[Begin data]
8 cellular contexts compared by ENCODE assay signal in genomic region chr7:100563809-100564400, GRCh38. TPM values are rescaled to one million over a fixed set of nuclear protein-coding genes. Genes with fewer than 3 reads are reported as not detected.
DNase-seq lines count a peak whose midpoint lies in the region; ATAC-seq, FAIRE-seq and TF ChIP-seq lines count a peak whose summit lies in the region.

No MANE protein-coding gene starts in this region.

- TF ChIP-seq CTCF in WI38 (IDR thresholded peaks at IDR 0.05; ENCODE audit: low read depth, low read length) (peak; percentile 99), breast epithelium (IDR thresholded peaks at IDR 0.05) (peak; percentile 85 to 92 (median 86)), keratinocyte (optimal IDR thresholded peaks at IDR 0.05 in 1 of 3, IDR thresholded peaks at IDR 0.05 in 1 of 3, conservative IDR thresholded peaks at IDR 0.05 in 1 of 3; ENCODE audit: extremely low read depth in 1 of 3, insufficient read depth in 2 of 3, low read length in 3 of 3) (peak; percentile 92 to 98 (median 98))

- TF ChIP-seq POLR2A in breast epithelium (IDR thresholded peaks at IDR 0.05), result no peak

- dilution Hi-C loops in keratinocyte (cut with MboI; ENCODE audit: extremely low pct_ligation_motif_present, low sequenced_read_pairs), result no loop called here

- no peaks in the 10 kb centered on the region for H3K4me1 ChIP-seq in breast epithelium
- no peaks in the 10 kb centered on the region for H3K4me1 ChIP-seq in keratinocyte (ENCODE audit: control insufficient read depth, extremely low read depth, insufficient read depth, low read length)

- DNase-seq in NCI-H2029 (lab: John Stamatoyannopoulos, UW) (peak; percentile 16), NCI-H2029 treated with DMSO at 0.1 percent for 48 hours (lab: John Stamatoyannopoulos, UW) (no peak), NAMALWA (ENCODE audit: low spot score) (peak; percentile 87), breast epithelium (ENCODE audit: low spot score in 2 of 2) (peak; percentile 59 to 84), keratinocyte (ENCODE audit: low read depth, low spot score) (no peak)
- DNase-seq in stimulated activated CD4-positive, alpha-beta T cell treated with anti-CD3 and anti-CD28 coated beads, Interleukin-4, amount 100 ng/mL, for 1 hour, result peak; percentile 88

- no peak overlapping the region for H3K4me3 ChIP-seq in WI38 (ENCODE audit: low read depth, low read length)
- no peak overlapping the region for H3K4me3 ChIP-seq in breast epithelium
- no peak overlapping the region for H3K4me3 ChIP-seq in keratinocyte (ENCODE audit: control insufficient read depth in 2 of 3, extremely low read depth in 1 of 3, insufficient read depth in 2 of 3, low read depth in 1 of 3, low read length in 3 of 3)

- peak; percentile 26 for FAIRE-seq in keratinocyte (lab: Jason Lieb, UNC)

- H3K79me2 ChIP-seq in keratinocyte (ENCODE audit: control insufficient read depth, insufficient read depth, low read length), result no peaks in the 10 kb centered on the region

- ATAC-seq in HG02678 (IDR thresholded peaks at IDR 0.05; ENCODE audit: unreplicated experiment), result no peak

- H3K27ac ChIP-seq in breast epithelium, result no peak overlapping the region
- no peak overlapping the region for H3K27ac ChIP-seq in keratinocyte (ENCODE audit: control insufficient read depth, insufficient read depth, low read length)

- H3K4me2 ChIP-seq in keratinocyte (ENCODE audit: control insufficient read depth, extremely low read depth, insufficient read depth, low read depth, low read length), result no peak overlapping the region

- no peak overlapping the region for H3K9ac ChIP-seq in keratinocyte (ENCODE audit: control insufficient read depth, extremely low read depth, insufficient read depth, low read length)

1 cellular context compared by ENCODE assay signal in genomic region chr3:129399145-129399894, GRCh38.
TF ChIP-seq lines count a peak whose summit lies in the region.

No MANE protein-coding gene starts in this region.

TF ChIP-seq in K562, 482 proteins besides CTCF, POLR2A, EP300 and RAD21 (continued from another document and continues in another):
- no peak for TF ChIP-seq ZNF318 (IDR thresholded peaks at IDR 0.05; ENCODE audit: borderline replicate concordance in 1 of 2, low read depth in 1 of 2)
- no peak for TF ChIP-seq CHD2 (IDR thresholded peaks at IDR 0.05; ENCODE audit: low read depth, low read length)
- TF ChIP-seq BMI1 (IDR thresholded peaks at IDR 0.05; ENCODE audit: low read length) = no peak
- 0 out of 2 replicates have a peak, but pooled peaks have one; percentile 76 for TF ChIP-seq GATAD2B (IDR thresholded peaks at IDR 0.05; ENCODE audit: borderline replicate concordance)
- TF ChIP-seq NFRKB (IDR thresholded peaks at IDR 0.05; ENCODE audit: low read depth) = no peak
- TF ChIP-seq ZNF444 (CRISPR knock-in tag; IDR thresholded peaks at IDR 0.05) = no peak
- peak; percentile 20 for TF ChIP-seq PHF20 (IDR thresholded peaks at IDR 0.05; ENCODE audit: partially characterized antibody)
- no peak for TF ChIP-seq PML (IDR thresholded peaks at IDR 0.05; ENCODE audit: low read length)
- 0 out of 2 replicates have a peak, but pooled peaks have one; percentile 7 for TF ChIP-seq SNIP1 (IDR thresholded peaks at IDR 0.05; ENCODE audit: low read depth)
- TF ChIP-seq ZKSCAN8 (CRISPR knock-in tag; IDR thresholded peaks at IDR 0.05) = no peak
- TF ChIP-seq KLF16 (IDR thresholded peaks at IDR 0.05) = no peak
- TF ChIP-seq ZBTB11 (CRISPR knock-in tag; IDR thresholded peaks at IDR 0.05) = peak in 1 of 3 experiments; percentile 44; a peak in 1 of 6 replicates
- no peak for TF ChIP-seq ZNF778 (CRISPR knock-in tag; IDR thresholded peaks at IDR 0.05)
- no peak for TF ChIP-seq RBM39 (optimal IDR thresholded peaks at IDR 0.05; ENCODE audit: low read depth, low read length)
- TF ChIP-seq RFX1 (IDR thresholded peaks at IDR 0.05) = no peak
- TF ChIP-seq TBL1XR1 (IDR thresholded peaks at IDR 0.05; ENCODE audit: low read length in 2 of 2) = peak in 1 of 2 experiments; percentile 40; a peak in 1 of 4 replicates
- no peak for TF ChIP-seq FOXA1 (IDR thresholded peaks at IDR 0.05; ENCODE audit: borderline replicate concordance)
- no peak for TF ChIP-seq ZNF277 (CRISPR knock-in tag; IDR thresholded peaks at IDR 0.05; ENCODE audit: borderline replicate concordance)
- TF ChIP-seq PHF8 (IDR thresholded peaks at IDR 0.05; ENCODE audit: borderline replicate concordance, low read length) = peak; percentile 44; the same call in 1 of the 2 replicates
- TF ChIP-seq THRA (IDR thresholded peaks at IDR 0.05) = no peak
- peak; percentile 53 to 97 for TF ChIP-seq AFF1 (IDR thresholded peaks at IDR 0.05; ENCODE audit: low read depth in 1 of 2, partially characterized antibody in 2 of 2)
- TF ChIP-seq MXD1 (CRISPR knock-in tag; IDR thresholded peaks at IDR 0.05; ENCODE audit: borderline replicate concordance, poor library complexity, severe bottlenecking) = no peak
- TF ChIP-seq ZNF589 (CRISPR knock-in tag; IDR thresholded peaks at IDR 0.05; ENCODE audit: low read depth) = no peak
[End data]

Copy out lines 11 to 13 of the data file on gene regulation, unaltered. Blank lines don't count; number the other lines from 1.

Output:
- no peak overlapping the region for H3K4me3 ChIP-seq in WI38 (ENCODE audit: low read depth, low read length)
- no peak overlapping the region for H3K4me3 ChIP-seq in breast epithelium
- no peak overlapping the region for H3K4me3 ChIP-seq in keratinocyte (ENCODE audit: control insufficient read depth in 2 of 3, extremely low read depth in 1 of 3, insufficient read depth in 2 of 3, low read depth in 1 of 3, low read length in 3 of 3)